What do I do with my old retirement plan?[ Edited ]
I received a notice from my previous employer that I had funds from my retirement contributions. I have been given the option of withdrawing the total and having it refunded to me or rolling it over into an IRA (Roth or Traditional), 401, or 403 etc. I am currently unemployed and need to know what option brings the most benefit for me in the long run. In the event I need to offer more details please supply me with contact information I can follow-up with.
In my mind, a key point you made in your question was that you were looking for a solution that makes the most sense for the long run. With that as your guiding principal, the one thing you don't want to do is withdraw money from your retirement savings. So, taking what you called a "refund" is the one option you should avoid. Remember, anything you withdraw from your traditional plan at work will be subject to taxes and if you weren't age 55 during the year in which you were separated an additional 10% penalty. With the "take the money and run" option out of the way, lets look at the options that will make sense for the long haul:
Leave it in place. In many cases, former employers will allow you to leave your retirement savings in the plan. The upside here is that you don't have to do anything and if you have investment options and reasonable expenses this could be a good plan. However, in your case, this is apparently not an option.
Roll it to a new employer's plan. This would allow you to consolidate your retirement investments at your new employer's plan. Since you are still on the hunt for a new job and need to act soon, this won't work.
Roll it to an IRA. In my mind this is the option that makes sense for you. As long as you move the money directly from your traditional retirement plan to an IRA --"a direct rollover"-- there won't be any taxes or penalties. You can build a suitable investment portfolio and it may make sense to keep some of your IRA in cash, just in case you are forced to tap it to make ends meet before you find a new job. Remember though, any distributions from your IRA will be sujbect to taxes and penalties. While the move directly into an IRA won't trigger tax consequences, any withdrawals will.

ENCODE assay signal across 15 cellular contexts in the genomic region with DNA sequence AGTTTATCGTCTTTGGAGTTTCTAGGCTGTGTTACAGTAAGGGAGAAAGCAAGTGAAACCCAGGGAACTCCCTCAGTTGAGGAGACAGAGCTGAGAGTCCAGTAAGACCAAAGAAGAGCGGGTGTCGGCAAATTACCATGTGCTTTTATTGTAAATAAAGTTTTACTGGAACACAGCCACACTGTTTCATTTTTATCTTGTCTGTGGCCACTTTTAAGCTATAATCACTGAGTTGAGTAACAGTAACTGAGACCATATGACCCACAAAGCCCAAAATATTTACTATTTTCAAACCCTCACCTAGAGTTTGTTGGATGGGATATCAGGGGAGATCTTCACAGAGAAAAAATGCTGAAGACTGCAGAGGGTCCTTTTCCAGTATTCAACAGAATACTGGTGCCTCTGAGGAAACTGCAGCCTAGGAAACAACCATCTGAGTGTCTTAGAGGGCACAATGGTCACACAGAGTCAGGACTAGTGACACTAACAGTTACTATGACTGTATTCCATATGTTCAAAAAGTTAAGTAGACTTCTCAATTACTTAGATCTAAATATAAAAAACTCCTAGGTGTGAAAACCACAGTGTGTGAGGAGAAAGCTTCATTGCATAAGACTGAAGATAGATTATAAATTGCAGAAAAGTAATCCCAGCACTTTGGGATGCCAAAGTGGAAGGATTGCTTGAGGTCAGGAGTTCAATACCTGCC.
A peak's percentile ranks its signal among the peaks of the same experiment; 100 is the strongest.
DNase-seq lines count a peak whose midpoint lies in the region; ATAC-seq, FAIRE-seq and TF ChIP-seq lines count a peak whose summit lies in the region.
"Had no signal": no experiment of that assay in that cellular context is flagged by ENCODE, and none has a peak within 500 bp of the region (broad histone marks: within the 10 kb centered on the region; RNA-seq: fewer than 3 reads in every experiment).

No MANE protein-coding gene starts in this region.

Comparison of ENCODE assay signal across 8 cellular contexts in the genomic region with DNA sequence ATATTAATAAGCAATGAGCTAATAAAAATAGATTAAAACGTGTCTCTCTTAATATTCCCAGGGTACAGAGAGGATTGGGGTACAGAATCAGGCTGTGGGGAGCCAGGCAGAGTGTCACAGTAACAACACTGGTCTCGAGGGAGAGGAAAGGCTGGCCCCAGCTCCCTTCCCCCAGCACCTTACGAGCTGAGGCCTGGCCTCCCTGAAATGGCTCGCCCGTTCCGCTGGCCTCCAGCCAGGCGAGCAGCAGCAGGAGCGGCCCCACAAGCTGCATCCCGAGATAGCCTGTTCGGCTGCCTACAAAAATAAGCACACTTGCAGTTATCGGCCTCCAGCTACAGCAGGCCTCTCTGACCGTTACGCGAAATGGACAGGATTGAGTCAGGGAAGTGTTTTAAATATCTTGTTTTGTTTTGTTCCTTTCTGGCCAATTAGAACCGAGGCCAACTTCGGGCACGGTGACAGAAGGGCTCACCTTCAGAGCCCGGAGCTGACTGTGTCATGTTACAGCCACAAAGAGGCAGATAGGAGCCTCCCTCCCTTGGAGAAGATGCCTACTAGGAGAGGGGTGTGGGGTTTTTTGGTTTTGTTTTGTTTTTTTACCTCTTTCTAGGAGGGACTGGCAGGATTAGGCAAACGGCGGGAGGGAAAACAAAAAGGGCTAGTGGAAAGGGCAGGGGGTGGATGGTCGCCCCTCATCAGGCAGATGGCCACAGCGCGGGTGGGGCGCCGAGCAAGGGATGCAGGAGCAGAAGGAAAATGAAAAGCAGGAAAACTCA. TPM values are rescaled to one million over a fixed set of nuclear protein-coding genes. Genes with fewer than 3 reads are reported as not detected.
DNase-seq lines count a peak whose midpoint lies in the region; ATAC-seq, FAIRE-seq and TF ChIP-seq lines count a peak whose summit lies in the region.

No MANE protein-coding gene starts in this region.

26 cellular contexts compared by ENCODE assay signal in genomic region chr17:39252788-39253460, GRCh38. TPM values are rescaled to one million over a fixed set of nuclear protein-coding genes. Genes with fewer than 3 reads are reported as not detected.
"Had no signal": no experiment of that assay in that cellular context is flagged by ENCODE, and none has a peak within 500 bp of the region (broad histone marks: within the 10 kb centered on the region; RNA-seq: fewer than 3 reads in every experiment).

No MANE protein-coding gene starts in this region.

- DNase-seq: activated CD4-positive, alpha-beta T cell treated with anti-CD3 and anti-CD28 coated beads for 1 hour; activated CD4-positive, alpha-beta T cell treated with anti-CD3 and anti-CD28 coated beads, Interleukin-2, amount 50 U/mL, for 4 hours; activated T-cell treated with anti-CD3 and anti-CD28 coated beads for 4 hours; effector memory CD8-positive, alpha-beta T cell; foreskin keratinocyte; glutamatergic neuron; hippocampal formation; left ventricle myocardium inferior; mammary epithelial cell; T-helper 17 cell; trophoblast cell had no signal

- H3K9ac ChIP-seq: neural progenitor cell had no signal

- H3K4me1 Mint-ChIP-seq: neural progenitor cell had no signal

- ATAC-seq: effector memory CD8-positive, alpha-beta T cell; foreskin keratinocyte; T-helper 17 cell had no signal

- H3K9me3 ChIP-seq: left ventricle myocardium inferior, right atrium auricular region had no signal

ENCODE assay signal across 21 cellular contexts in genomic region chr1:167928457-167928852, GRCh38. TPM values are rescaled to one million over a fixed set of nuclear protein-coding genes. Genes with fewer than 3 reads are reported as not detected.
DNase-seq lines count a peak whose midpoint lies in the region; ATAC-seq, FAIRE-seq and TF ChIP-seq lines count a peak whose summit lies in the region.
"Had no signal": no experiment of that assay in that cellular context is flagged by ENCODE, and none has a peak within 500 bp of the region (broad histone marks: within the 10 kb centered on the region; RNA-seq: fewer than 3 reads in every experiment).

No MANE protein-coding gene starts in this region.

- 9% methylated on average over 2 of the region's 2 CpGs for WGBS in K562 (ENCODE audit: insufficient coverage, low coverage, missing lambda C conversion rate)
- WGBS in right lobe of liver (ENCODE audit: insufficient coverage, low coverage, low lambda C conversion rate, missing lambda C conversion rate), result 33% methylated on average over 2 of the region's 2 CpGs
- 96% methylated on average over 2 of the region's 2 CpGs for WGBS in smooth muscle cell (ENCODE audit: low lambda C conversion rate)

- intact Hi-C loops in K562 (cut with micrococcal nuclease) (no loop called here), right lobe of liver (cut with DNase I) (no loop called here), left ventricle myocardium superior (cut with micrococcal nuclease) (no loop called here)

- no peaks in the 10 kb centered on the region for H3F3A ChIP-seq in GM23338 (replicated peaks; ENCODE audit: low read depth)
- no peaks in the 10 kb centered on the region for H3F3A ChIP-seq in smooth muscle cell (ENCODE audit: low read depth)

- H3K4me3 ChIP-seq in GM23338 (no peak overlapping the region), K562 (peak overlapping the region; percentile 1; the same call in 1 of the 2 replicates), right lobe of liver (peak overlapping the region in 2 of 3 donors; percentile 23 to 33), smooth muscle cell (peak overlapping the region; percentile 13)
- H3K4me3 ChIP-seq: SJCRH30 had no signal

Roll it to a Roth IRA. This move would require you to pay taxes on the traditional retirement plan balance that is converted to a Roth IRA. The upside is that having paid the taxes today all of the money in the Roth IRA and any growth between now and when you retire could all be available to you tax free--as long as you've had the account for 5 years and turned 59 1/2 when you make a withdrawal. Moving to a Roth IRA can be a good idea, but since you're still trying to find a job I'm not sure you want to create an unnecessary tax bill. Remember, you could always convert a traditional IRA to a Roth IRA later when it might make more financial sense.
That's a quick review of your options. Give one of our advisors a call at 800-771-9960 and they can explore the specific details of the situation and answer any additional questions that you have. Good luck.